Beginning Breast Cancer Screening at 50 Misses 20 Percent of Cancers

13 Jun 2017 in

Delaying breast cancer screening until age 50 misses 20 percent of breast cancers, according to a study published by the American Journal of Roentgenology. The study examined 32,762 mammograms from women aged 40-79, as well as their prognosis and attendant risk factors. Of that group, 808 women received biopsies and 224 were diagnosed with breast cancer. Though the majority of breast cancers were found in women over 50, 18.8 percent were found in women 40-49.

Breast Cancer Controversy

This finding contradicts the breast cancer screening guidelines issued by the United States Preventative Services Task Force (USPSTF), a government panel that recommends medical practices to doctors and healthcare groups. In 2016, they changed their recommendations regarding breast cancer. Instead of recommending women receive mammograms once a year starting at age 40, they recommended women receive them every two years starting at age 50. This change prompted an outcry from doctors around the country. They insisted that delaying mammogram screenings would delay diagnosis and put younger women at risk, exactly what this study found.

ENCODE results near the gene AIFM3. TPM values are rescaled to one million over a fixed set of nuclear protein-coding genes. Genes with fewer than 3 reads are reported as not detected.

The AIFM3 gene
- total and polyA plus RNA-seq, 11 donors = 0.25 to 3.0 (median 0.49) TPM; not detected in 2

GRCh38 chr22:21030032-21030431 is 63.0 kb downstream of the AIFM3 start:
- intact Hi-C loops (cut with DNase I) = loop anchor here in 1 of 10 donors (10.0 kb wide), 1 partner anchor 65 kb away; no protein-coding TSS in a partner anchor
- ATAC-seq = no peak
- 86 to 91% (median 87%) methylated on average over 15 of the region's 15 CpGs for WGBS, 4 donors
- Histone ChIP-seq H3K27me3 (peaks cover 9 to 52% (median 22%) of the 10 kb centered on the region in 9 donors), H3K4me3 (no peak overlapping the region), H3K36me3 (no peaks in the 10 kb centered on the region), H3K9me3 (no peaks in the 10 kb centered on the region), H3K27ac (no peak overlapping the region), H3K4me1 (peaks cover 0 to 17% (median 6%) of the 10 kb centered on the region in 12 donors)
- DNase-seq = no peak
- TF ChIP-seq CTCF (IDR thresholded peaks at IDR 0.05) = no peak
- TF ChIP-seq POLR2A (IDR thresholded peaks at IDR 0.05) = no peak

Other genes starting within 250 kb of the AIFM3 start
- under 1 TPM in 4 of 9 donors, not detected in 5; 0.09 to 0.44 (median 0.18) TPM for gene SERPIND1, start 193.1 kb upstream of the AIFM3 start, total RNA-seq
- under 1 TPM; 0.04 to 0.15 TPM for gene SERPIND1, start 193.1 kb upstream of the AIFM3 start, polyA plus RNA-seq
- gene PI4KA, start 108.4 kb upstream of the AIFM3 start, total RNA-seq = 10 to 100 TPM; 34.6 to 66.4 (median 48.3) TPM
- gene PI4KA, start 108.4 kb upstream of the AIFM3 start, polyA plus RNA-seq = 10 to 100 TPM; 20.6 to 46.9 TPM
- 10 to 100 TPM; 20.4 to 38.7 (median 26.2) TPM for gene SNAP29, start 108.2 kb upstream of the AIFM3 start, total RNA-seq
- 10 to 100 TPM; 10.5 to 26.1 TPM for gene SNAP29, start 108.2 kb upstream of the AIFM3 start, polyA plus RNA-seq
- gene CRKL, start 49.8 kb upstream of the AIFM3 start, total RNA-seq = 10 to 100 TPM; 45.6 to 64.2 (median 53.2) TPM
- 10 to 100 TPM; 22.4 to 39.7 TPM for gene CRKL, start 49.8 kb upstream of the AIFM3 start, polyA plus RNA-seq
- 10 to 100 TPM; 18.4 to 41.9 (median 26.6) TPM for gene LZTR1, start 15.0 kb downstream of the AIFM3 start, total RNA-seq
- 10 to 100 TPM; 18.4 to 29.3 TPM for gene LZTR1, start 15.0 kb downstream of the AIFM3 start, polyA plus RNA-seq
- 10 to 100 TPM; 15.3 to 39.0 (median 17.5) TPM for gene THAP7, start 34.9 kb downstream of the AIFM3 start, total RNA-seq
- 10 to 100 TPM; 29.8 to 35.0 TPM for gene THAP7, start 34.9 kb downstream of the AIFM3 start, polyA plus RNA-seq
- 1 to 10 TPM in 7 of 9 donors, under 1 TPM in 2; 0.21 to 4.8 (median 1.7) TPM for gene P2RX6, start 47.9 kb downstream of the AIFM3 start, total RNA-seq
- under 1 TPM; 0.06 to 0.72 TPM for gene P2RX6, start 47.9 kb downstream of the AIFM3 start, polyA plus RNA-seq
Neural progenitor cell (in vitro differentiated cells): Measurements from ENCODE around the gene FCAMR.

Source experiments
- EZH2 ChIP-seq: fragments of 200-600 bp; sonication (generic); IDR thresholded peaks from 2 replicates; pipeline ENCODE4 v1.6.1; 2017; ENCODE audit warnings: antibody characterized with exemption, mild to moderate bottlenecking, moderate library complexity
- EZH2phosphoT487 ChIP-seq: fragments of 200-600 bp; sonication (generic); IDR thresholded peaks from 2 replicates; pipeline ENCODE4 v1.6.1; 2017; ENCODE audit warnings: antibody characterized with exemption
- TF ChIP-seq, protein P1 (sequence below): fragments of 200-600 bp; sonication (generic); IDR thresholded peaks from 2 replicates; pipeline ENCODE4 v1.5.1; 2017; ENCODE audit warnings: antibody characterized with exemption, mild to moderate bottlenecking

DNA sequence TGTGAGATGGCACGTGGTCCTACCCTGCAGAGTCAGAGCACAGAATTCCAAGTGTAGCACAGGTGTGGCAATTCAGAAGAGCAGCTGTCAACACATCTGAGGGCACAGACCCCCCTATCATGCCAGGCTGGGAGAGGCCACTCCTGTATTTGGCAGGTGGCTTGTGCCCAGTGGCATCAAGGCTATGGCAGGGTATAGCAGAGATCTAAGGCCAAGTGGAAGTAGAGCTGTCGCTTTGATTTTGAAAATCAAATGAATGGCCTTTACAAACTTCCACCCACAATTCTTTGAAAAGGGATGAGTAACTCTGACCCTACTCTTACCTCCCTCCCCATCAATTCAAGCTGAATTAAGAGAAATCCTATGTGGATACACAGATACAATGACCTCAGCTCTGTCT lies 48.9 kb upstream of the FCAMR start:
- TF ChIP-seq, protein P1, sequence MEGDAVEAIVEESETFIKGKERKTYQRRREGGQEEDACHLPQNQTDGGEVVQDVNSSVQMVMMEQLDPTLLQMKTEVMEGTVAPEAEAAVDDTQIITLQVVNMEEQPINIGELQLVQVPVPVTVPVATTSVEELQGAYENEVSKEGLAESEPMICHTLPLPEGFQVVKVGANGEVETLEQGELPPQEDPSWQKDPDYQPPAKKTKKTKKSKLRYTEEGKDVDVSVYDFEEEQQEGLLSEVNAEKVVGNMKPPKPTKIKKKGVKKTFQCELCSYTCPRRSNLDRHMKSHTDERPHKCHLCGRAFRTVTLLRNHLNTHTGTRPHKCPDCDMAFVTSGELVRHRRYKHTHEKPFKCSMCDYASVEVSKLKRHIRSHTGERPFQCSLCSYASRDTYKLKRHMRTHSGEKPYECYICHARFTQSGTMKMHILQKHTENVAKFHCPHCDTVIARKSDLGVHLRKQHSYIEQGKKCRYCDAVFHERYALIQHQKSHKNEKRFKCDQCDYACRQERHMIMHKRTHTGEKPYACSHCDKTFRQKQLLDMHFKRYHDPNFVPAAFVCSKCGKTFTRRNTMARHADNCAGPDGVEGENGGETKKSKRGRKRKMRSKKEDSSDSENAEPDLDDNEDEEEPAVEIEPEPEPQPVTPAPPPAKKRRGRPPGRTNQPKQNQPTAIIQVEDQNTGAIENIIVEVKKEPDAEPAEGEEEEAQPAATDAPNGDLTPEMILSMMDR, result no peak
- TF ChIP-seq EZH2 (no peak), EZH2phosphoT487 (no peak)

Why Women Should Begin Breast Cancer Screening at Age 40

Sixty percent of cancers found in women 40-49 in the study were invasive and likely to spread to other parts of the body. Most of them occurred in women who did not have a family history of breast cancer or a BRCA mutation, which would have made them eligible for early breast cancer screenings under USPSTF guidelines. Researchers concluded that if these women had listened to the USPTF, their cancer would have gone undetected until it had progressed to a much later stage, where it would have posed a much greater threat. The breast cancer survival rate is high if the cancer is detected early. Any delay in diagnosis considerably lowers the odds of survival. The researchers hoped both doctors and patients would consider their findings before deciding whether to follow USPSTF recommendations.

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